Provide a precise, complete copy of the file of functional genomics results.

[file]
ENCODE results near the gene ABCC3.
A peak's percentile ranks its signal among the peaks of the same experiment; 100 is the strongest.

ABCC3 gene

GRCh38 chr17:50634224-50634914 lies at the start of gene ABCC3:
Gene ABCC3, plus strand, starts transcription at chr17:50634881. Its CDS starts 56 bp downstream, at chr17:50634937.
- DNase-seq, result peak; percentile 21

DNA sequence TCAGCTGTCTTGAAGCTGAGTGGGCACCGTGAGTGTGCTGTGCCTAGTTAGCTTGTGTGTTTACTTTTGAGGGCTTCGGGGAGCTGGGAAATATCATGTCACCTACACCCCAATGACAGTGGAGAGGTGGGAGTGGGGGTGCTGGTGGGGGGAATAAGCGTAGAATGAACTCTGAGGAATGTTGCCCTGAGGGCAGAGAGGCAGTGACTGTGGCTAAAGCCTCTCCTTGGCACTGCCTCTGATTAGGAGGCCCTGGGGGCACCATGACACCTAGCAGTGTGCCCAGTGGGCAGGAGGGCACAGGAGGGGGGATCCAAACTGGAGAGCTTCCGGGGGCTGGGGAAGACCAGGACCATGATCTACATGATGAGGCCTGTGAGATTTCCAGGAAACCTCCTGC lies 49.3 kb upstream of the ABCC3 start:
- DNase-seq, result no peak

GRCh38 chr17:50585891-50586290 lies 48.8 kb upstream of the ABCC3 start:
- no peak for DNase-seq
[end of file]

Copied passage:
ENCODE results near the gene ABCC3.
A peak's percentile ranks its signal among the peaks of the same experiment; 100 is the strongest.

ABCC3 gene

GRCh38 chr17:50634224-50634914 lies at the start of gene ABCC3:
Gene ABCC3, plus strand, starts transcription at chr17:50634881. Its CDS starts 56 bp downstream, at chr17:50634937.
- DNase-seq, result peak; percentile 21

DNA sequence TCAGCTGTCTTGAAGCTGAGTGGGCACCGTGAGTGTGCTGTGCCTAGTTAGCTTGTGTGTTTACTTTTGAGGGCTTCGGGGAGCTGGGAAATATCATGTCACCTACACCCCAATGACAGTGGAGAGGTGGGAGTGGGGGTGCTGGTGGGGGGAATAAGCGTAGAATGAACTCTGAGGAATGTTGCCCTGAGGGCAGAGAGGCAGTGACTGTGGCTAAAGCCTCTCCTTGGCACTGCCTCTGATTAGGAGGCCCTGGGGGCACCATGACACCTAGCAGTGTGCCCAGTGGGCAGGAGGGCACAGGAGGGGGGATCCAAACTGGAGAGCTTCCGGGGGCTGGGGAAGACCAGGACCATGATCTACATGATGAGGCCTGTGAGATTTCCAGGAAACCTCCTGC lies 49.3 kb upstream of the ABCC3 start:
- DNase-seq, result no peak

GRCh38 chr17:50585891-50586290 lies 48.8 kb upstream of the ABCC3 start:
- no peak for DNase-seq